Inside the Clinic: Basal Cell Carcinoma Treatment Advances - Episode 6

Monitoring Strategies for Basal Cell Carcinoma


Shahab Babakoohi, MD, describes his monitoring strategies for patients with basal cell carcinoma.

Jennifer Atlas, MD: Tell me about monitoring or follow-up visits and strategies within your clinic, Dr Babakoohi?

Shahab Babakoohi, MD: For these patients, we have very close monitoring. We usually do not necessarily follow the standard rule that when you have a normal skin cancer, for example, have a skin check every 6 months. This is not the case in these situations. We see these patients much more frequently. I see them at least a couple of months after starting inhibitor therapy. Sometimes we see that they're clinically not responding. In that case, we don't need even to do a biopsy. We see that for example, large ulcerating lesion staying same, but in some cases that we see a great response, or we see a clinical feature that can be consistent with response. I proceed with scalping biopsies depending on the size of the lesion. Many times, frequently I get like 5 biopsies at the center and then 12, 3, 6, 9 o'clock to evaluate all the margins on the center for the response to see if there is any tumor present or not. The patient continues inhibitor therapy or prefers to have some type of no treatment because of adverse effects or for any other reason. We keep close monitoring. We do imaging, we take pictures frequently. I know you also do that. Make my life easier when I see your patients. This is important because we need to see the trend of changes and different pictures to not to put the patient through numerous biopsies, if we don't need that. And photo documentation, which fortunately we have the technology these days is one of the, in my opinion, necessary tools in monitoring these patients.

Jennifer Atlas, MD: What would you say as far as would you expect to see a recurrence job? It's really variable and since kind of using an upfront neoadjuvant systemic approach here those objective response rates, we do see excellent responses. But that's including both stable disease, partial responses and complete responses. It’s hard to give definitive hard numbers there because there's not any neoadjuvant trial.

Shahab Babakoohi, MD: I agree. I remember that when hedgehog inhibitor therapy came, there was one case series in Israel, 9 patients just off top of my head, then couple of more case 3 reports and case series came and obviously basal cell carcinoma frequently, because this is not very aggressive, especially if get hit by some treatment frequently maybe this patient don't show up for follow up. Many times, they go with other providers if they move to another city, because this is sometimes a chronic disease. It's not like some other cancers that takes people's life in matter of weeks or month. We don't know exactly how much the rate recurrence is because it's a relatively new treatment option that we have. We have that the standard numbers based on literature for a decade that for example, most micrographic surgery, 98 to 99% chance of cure or excision 95% these are traditional numbers or radiation oncology people have some numbers off top of my head. I'm not radiation oncologist at 90% depending on the location and the type of tumor. But I agree with you that we do not have solid data, obviously with a large tumor in a high-risk area. We always expect some recurrence, but I don't think there is any solid data.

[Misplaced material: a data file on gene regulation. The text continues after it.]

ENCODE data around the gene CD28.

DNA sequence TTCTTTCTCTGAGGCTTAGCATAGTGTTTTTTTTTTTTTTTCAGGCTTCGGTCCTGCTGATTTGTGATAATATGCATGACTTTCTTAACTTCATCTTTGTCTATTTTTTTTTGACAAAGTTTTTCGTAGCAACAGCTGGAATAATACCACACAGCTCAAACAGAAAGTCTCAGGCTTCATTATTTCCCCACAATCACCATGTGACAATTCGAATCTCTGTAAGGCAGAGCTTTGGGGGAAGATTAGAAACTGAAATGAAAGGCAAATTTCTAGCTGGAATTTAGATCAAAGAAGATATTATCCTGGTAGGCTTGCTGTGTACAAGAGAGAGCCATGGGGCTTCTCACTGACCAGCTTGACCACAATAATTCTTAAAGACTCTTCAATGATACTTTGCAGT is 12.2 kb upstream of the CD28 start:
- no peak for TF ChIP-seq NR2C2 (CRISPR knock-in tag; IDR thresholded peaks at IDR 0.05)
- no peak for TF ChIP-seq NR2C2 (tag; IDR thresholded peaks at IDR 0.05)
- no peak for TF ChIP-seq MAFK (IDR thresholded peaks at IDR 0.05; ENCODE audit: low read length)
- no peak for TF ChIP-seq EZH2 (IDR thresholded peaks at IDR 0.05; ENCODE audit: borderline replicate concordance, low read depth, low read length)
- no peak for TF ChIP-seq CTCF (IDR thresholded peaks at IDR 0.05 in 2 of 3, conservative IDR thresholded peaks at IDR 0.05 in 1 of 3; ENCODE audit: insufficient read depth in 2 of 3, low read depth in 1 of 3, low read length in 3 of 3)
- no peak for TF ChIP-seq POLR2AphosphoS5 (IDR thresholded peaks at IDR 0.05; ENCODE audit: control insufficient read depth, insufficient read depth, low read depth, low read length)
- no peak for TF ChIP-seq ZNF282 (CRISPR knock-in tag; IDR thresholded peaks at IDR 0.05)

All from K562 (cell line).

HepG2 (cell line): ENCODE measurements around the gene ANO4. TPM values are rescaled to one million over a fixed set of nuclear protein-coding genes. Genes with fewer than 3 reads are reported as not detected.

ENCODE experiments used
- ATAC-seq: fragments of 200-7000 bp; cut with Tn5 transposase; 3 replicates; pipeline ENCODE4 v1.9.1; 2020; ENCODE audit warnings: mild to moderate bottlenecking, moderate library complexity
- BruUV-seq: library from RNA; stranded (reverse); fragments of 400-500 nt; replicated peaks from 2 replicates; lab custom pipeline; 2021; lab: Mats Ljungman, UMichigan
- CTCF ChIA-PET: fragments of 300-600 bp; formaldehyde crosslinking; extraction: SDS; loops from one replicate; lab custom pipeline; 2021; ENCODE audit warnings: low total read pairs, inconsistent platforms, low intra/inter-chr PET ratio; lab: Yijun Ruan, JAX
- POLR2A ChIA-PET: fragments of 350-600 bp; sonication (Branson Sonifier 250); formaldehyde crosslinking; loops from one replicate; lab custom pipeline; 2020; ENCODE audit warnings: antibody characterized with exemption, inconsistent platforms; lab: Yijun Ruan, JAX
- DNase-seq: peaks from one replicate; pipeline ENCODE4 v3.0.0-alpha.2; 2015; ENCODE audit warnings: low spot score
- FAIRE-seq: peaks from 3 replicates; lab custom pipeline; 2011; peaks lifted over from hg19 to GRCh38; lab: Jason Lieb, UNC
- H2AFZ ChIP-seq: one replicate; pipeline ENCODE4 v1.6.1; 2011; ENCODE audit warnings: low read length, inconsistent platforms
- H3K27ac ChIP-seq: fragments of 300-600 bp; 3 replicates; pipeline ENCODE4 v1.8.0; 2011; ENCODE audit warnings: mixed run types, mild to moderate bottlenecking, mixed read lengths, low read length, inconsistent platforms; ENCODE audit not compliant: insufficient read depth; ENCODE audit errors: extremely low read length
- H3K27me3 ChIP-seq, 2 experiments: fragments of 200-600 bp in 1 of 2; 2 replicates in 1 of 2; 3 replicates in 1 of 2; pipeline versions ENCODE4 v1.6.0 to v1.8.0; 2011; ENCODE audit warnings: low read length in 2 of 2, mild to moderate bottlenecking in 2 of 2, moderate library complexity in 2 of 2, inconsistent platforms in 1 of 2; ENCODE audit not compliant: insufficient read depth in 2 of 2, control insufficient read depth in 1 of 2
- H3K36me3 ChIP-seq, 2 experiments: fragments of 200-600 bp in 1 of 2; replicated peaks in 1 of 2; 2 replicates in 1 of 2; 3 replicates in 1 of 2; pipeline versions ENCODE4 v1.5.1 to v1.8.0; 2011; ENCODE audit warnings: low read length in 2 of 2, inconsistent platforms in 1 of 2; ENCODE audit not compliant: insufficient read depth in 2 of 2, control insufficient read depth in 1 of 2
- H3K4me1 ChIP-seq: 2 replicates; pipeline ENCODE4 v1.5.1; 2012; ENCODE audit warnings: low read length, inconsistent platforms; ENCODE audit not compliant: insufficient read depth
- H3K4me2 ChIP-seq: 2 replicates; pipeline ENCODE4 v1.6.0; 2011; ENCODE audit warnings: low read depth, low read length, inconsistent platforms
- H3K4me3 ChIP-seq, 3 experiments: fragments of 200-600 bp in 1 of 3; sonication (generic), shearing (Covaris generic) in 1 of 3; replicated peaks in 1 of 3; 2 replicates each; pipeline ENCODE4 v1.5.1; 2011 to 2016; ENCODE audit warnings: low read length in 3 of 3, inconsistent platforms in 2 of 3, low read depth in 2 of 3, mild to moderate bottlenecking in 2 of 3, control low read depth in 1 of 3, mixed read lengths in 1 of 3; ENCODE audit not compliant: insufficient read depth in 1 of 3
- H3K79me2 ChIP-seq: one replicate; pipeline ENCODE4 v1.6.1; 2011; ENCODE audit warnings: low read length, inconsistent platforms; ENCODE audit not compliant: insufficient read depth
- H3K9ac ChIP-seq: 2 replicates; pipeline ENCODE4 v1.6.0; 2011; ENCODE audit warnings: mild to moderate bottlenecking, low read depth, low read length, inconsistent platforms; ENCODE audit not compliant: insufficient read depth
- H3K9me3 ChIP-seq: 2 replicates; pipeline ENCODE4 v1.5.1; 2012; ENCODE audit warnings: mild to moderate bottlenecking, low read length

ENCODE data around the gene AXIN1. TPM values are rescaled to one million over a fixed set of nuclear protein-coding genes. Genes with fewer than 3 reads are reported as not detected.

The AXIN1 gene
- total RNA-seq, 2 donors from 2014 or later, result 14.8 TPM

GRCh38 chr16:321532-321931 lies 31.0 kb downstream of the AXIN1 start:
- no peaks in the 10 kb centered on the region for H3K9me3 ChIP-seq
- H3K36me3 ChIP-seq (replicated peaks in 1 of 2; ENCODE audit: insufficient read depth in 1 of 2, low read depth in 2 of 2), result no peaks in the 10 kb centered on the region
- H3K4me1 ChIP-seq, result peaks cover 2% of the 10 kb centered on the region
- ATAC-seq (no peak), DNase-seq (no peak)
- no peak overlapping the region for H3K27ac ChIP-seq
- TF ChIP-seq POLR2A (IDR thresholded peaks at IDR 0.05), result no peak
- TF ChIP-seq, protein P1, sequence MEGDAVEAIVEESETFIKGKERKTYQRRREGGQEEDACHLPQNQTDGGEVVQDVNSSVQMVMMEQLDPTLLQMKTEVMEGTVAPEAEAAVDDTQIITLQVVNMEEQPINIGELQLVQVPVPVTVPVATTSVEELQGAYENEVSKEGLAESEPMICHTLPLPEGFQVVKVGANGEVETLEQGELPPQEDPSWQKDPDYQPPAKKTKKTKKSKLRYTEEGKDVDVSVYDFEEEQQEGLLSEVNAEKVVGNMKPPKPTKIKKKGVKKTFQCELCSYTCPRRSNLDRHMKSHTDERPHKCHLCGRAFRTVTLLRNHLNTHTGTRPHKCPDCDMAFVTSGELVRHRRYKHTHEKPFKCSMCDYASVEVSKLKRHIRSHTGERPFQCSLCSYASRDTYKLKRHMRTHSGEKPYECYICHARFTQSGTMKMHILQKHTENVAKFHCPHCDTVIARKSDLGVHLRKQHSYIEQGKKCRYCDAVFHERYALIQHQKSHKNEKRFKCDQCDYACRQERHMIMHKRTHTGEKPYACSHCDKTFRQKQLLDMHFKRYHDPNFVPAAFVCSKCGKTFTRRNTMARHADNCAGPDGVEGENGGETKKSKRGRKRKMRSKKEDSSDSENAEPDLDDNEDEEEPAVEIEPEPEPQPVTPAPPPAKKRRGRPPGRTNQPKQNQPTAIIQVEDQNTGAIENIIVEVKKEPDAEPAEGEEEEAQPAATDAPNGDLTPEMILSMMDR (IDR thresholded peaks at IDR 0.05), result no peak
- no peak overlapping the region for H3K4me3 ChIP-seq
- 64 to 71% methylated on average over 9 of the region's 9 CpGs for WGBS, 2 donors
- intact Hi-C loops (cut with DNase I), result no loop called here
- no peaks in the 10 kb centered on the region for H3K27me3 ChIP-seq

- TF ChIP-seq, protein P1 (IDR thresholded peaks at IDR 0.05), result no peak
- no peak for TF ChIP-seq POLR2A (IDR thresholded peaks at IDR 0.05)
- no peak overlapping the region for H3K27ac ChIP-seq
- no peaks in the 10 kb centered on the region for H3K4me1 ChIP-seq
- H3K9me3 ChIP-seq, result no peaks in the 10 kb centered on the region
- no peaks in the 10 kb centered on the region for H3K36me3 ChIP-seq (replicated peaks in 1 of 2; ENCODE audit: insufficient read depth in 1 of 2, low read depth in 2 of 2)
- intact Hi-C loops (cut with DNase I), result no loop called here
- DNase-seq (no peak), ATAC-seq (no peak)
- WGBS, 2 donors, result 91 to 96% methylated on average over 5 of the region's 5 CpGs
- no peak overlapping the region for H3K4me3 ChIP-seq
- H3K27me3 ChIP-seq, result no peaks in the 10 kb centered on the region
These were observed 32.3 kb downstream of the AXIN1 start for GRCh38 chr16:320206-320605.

Jennifer Atlas, MD: What I can say is that the prognosis for locally advanced basal cell carcinoma is that amongst those 40 to 44% patients for locally advanced disease are going to have a response to a hedgehog inhibitor. The responses can be durable, and we do have a percentage of those that will have complete responses and not go on to need any additional local regional management. In my clinical practice most of these patients who have a locally advanced tumor, what my goal is from a medical oncology standpoint is in an ideal world to have a complete response, if not to try to get a partial response and work with my multidisciplinary team to go for curative therapy that may include surgery, radiation, most surgery in some format.

Transcript edited for clarity.